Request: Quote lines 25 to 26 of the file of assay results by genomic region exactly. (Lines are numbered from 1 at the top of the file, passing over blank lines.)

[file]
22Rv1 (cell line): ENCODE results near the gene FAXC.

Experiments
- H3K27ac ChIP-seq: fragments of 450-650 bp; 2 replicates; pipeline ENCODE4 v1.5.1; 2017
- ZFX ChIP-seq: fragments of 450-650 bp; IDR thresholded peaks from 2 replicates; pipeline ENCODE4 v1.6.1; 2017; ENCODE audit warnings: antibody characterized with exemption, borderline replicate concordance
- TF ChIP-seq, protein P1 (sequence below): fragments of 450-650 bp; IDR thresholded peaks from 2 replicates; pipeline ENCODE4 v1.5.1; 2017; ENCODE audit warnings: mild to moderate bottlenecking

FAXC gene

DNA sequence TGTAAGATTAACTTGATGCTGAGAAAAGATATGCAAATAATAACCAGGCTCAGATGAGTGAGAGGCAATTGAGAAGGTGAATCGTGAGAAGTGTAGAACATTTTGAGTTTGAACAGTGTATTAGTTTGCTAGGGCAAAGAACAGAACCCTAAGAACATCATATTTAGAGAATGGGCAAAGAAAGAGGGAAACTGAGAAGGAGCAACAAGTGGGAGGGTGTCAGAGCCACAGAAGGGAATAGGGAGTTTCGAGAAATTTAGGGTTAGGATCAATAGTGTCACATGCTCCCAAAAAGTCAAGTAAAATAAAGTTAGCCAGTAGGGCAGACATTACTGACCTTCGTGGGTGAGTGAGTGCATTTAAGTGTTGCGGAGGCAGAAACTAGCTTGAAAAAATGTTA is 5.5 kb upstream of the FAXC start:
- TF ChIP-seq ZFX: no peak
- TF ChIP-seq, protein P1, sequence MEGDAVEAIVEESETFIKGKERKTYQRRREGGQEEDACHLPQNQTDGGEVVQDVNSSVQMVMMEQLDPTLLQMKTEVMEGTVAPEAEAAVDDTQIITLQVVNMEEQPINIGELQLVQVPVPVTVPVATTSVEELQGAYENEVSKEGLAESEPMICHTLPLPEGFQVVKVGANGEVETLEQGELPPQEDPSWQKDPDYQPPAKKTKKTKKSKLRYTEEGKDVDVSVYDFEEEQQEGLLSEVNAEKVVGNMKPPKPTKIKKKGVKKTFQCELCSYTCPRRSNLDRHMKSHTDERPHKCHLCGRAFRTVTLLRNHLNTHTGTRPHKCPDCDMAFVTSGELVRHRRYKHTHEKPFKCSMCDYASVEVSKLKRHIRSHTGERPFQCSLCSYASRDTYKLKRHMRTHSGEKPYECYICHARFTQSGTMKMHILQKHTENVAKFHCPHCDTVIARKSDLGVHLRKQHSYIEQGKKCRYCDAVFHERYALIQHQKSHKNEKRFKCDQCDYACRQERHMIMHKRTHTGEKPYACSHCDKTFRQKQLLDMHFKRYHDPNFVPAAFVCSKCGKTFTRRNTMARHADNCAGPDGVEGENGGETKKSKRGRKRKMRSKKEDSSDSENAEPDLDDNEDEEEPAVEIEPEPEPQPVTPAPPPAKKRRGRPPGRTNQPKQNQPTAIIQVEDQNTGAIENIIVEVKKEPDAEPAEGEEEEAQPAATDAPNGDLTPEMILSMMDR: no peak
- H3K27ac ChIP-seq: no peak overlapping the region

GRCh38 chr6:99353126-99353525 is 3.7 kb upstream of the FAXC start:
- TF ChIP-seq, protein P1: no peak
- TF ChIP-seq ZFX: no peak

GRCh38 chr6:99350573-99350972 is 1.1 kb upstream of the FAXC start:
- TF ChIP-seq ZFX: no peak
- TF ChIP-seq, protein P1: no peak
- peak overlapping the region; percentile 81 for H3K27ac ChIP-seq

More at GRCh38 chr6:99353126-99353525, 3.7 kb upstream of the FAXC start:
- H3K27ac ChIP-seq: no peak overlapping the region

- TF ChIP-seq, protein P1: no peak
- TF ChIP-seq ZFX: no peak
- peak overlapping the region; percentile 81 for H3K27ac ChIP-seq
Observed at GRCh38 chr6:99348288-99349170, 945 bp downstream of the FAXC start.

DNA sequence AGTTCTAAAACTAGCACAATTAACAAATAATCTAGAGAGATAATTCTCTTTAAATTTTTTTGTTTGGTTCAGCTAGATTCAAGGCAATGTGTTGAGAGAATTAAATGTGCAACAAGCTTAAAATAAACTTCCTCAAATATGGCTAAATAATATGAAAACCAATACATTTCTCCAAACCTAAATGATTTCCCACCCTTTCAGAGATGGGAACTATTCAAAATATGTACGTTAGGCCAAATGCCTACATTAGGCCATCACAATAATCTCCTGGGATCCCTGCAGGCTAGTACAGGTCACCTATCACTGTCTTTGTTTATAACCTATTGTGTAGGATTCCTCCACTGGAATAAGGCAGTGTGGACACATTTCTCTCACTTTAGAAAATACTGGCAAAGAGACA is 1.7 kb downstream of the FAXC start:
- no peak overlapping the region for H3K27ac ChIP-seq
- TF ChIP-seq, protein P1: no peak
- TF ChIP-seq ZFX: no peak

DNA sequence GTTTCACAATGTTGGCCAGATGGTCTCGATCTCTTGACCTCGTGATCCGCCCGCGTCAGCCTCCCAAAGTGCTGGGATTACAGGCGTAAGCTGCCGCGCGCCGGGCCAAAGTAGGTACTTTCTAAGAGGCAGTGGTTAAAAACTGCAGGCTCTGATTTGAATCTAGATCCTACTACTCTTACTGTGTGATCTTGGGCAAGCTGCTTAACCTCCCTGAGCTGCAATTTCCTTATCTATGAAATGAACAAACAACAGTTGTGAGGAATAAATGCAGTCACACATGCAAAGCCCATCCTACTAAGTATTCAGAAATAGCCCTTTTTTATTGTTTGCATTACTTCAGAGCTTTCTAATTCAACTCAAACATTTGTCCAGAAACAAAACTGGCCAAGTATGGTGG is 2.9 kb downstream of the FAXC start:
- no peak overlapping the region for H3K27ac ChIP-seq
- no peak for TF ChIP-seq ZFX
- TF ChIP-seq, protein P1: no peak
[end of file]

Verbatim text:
- no peak overlapping the region for H3K27ac ChIP-seq
- TF ChIP-seq, protein P1: no peak